Then again, we would have been in an even better situation if Iceland had finished its energy transition: if every car was electric and we had e-fuels for our fishing vessels and our flights. That’s where we are going and nobody in the country would regret these decisions.
However, we need to balance this with ensuring the sustainability of our natural environment. We love our natural spaces and a lot of other people come here to enjoy them too. If we don’t keep a careful eye on, for instance, our forests, we could impact bird life and other parts of the extremely delicate natural ecosystems of Iceland and the Arctic.
Last November you appointed the renowned Thor Sigfússon as chair of a new committee tasked with presenting proposals for implementing a circular economy in the country. Sigfússon is best known as the founder of the Iceland Ocean Cluster, a startup and innovation hub that is driving the uptake of sustainable and zero-waste technologies in the fishing industry. Why did you select Sigfússon for your committee?
I appointed him because Iceland can do a lot better when it comes to the circular economy, although fisheries is an area where we have made good progress. Around the world, about 50% of the fish caught is used. In Iceland, however, we use almost 100% and what’s so fascinating is that some of the parts we used to throw away are now more expensive than the fish fillets we kept.
Sigfússon’s job on the committee is to try to use the same ideology to create a circular economy in other Icelandic sectors. To do this, we need new innovations, because things that have been successful in other nations have usually been in cities with large populations. Iceland, on the other hand, has relatively few people in a big country. That means, for example, we have less waste and you need to travel long distances to collect that waste. So we need to find new ways to use it that are economically beneficial for us.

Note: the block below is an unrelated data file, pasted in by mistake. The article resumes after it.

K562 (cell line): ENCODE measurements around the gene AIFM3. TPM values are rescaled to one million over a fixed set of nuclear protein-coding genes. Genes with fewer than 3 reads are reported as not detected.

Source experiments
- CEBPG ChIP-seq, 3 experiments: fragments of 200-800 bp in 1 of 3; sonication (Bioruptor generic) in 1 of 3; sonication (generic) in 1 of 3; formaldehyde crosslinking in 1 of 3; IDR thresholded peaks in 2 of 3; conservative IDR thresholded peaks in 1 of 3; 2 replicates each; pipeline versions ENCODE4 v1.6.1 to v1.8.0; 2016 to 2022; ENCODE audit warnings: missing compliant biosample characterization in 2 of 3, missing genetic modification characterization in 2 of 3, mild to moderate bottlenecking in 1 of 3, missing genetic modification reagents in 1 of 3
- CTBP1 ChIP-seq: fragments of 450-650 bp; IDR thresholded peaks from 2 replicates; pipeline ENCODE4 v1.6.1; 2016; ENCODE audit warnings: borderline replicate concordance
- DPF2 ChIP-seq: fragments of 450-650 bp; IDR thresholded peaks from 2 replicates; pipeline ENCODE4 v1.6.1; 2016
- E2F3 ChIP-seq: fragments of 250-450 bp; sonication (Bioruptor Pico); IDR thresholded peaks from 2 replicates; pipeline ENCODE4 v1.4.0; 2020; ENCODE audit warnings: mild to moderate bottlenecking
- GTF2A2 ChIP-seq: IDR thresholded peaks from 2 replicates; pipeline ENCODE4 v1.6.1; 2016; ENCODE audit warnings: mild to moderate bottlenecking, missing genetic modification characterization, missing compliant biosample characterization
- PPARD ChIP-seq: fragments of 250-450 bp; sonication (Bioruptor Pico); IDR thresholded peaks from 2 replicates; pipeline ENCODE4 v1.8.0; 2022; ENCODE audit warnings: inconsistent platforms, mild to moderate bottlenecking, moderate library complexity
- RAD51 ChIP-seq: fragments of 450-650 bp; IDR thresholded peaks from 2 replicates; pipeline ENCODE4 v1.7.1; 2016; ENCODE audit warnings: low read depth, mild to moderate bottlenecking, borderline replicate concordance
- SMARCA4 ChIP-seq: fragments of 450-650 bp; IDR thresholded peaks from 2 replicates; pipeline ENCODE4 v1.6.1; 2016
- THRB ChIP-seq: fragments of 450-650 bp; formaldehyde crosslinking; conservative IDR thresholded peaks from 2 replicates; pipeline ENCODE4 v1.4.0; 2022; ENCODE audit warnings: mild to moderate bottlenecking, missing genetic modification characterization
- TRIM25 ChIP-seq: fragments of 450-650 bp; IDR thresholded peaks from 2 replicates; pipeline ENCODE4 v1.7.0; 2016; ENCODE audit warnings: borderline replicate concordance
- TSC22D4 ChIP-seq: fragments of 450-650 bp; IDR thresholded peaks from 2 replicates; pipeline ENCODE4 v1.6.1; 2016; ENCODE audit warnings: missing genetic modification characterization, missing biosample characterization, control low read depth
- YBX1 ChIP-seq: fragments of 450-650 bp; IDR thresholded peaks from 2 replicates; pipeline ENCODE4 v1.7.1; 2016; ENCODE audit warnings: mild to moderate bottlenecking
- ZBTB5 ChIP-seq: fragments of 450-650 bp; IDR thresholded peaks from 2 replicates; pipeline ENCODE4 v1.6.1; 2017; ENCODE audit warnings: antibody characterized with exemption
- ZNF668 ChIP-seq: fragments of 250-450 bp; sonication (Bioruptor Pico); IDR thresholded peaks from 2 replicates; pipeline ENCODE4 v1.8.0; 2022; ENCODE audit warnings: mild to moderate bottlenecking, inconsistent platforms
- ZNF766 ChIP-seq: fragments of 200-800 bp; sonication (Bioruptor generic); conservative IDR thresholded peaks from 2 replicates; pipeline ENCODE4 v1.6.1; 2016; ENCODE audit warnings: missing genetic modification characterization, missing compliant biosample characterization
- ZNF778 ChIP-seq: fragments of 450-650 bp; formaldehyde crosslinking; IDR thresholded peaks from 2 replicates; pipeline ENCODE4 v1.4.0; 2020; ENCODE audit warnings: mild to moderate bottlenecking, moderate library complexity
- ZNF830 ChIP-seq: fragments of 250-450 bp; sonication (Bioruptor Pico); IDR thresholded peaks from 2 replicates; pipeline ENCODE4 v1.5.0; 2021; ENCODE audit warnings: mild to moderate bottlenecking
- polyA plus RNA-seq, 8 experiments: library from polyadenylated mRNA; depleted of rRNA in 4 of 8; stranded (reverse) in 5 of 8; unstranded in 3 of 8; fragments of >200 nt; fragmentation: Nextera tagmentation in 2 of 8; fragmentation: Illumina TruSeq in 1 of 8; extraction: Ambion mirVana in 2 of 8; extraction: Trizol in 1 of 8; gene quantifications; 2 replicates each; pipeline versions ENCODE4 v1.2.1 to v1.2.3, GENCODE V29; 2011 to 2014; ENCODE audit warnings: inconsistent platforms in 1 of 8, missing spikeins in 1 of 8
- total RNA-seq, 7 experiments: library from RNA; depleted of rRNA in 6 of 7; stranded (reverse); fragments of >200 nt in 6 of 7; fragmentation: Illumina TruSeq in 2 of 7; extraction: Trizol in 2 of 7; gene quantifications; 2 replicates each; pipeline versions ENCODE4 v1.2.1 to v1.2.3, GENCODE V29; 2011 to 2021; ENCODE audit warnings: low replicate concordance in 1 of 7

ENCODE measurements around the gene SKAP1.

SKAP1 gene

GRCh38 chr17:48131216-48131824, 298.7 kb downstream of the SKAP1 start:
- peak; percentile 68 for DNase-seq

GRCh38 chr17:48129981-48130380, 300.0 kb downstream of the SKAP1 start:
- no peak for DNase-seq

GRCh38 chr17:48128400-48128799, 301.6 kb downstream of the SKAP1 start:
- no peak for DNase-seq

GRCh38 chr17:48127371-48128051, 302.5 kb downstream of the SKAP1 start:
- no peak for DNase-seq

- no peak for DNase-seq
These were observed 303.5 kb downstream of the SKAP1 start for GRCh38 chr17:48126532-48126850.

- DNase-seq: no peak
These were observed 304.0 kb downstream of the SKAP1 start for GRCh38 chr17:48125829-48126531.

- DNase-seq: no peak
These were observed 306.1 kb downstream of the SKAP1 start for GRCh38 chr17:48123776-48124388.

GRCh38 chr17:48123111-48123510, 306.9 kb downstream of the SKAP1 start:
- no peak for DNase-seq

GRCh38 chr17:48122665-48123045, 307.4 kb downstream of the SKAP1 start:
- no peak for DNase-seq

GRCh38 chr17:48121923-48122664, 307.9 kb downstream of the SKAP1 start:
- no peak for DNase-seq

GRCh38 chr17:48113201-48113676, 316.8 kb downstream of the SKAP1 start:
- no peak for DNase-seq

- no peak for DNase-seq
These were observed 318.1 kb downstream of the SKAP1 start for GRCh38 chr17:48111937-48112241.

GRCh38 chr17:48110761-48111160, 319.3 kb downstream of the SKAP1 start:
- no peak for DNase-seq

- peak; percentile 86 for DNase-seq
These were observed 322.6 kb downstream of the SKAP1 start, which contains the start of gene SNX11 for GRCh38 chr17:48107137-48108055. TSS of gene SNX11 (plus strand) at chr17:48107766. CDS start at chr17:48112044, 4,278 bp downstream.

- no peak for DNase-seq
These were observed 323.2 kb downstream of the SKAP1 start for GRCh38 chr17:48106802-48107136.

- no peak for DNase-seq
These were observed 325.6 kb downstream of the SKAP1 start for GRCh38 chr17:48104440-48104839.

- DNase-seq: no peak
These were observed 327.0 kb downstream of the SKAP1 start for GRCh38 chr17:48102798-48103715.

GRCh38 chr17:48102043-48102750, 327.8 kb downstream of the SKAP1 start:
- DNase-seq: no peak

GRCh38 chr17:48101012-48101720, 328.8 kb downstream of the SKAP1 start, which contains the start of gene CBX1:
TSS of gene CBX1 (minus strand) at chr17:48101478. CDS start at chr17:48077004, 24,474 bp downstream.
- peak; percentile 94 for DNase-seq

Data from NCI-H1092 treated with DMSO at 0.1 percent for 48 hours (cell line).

When we have achieved that, our solutions could also be used in other parts of the Arctic, which is a huge part of the globe where about 4 million people live in small municipalities, and this is something we are putting great emphasis on. Thor has done fantastic work with the Ocean Cluster and I know that he and his team will do a great job when it comes to other areas of the circular economy as well.
How crucial is cooperation with the US to Iceland?
I put great emphasis on both public and private bilateral cooperation between Iceland and the US when I was Minister for Foreign Affairs and I’m very pleased that this bore fruit. It’s definitely in the interest of both nations, and the world as a whole, for us to work closely on global challenges such as climate change, security and the sustainability of the Arctic.
Historically, there have been very strong relations between our two countries and Iceland is a good place to do business for many reasons. For instance, it’s simple to get things done, as everyone is just a phone call away, and we have amassed expertise in important areas, such as geothermal energy and carbon capture, that can definitely be of use in the US.